That design helps encourage energy conservation — the cooler the city is, the less need for electricity-hogging air-conditioning. (Liberal AC use is one of the many reasons Abu Dhabi proper has the biggest per capita carbon footprint in the world.) But the buildings themselves take advantage of green materials, from the sustainable Douglas fir used to build the institute’s library to the superstrong ethylene tetrafluoroethylene plastics that sheathe the laboratories, deflecting sunlight and insulating the interior. Windows have shades angled to avoid direct sunlight, providing light without heat while preserving modesty for the occupants of the residential buildings, in keeping with local customs. There’s even a 147-ft.-tall (43 m) wind tower — another high-tech version of something seen in traditional Arabic design — that can funnel even more breezes to the street. The tower also has glowing LED lights that run down its spine and let Masdar managers know how much energy the city is consuming. Blue means Masdar is within its goal of using 50% less energy than a comparable settlement. Red means it’s time to turn off the lights.
That’s the theory — but in practice, those goals aren’t always easy for Masdar to meet, at least not by design alone. Martyn Potter, Masdar’s director of operations and facilities, noted that most Abu Dhabi citizens are used to keeping their air-conditioning as low as 60°F (15.5°C) — it helps that electricity is heavily subsidized — but in Masdar, AC needs to be set closer to 77°F (25°C) to keep within its efficiency targets. With the ability to monitor exactly how much electricity every room in the city is using, Potter can keep citizens in line. “It’s name and shame,” he says. “I’m a green policeman.”
That might be work in a controlled environment — especially one whose residents are working on sustainability. But it demonstrates that even the best green buildings with the best technology work less well when the X factor of actual occupants is included. Some behavior change is necessary — a useful lesson for future green-city planners. The weather can be as hard to predict as the people: the 10-megawatt solar-photovoltaic (PV) field just outside Masdar, which supplies much of the city’s power, works a lot less well when occasional sandstorms muck up the solar cells, reducing their efficiency. The solution was simple — the panels needed to be cleaned regularly with rags — and the experience will be handy for the next Middle Eastern community that tries to scale up solar PV.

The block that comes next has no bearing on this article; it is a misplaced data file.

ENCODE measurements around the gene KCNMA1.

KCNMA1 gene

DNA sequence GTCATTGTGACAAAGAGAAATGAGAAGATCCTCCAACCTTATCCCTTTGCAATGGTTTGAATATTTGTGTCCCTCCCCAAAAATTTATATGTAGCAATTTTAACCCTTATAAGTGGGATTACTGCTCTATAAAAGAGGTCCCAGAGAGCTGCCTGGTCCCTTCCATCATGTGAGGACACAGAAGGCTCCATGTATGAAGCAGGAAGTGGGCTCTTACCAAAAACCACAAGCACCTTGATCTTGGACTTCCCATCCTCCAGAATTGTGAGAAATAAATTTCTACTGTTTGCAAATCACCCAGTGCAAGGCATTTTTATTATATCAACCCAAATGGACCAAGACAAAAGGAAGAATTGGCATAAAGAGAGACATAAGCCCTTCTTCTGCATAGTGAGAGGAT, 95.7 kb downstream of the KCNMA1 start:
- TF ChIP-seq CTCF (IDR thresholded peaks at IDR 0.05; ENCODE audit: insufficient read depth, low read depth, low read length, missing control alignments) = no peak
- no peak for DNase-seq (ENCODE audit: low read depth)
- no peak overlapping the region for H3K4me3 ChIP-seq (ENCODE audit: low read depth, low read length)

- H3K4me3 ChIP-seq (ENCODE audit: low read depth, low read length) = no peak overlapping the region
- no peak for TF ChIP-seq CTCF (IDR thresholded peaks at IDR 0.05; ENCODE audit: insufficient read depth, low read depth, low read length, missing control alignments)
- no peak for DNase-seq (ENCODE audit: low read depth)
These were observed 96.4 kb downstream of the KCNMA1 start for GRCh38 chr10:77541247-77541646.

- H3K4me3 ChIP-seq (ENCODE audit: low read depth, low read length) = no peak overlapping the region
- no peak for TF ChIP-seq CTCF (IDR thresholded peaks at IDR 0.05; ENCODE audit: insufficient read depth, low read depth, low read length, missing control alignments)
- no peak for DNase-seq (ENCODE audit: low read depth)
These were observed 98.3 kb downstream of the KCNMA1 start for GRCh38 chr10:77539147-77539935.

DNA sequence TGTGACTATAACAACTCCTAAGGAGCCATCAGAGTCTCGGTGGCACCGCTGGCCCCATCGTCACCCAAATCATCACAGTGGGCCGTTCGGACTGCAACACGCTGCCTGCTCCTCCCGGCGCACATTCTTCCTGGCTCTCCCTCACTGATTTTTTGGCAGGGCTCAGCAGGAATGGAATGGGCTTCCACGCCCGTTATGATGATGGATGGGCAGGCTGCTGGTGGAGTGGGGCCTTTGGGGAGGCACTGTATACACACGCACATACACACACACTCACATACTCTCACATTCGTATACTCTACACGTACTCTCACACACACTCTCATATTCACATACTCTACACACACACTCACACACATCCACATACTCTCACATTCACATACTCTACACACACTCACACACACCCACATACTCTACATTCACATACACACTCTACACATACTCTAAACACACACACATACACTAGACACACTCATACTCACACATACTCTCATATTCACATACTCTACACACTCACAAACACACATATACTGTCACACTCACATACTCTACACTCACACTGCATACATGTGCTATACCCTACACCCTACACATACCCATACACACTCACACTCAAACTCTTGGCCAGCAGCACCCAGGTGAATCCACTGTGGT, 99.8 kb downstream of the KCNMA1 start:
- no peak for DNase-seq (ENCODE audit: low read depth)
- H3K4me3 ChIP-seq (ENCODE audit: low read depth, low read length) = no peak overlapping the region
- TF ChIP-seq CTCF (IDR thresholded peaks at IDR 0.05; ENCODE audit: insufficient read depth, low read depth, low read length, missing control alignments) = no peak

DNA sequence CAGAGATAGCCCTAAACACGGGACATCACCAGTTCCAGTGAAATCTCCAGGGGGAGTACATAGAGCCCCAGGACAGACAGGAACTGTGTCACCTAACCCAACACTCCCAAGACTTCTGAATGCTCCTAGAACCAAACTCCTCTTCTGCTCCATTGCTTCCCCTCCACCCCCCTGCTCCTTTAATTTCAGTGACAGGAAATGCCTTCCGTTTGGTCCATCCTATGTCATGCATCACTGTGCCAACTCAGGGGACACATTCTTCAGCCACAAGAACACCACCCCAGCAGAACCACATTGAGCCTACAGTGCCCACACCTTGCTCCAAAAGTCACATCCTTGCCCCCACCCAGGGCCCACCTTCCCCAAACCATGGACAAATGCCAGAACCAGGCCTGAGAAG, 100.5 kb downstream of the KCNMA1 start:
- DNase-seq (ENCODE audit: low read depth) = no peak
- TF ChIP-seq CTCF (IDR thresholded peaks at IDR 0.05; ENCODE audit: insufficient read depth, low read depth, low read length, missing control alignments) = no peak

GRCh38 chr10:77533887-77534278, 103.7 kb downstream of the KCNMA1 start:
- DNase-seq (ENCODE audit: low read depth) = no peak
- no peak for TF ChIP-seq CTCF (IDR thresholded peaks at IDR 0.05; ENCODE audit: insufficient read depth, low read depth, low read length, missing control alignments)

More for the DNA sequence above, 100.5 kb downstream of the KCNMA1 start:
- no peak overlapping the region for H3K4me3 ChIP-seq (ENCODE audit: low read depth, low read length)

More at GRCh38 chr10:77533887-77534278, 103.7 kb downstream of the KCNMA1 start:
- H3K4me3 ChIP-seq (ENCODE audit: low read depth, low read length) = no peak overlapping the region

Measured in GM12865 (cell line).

Will Masdar City ever really develop the authenticity of a real city? It’s impossible to predict now, but it’s difficult to imagine. The behavioral regulations and controlled design that keep Masdar green might also limit the free and serendipitous qualities that mark a living city — not to mention discouraging potential residents who might not want to follow such a strict rulebook. Yet even if Masdar City fails to become everything its planners dreamed when it was launched in 2007, the project will still have enormous value as a living lab for green, potentially far-out ideas that can be underwritten with Abu Dhabi’s oil money. “What we’re learning at Masdar no one else knows yet,” Al Jaber told me. “Masdar will be the global platform to test this technology.”
Some of Masdar’s technology — like those slightly silly PRT cars — may not have a future. But other ideas — like the wind tower or those sunlight-deflecting windows — will have real value at a time when more than half the world’s population lives in cities, a proportion that is growing every day. No one knows the answer to the energy and climate challenges the planet faces, which is why experiments count — even the ones in the desert.
Images: Courtesy of Duncan Chard / Bloomberg / Getty Images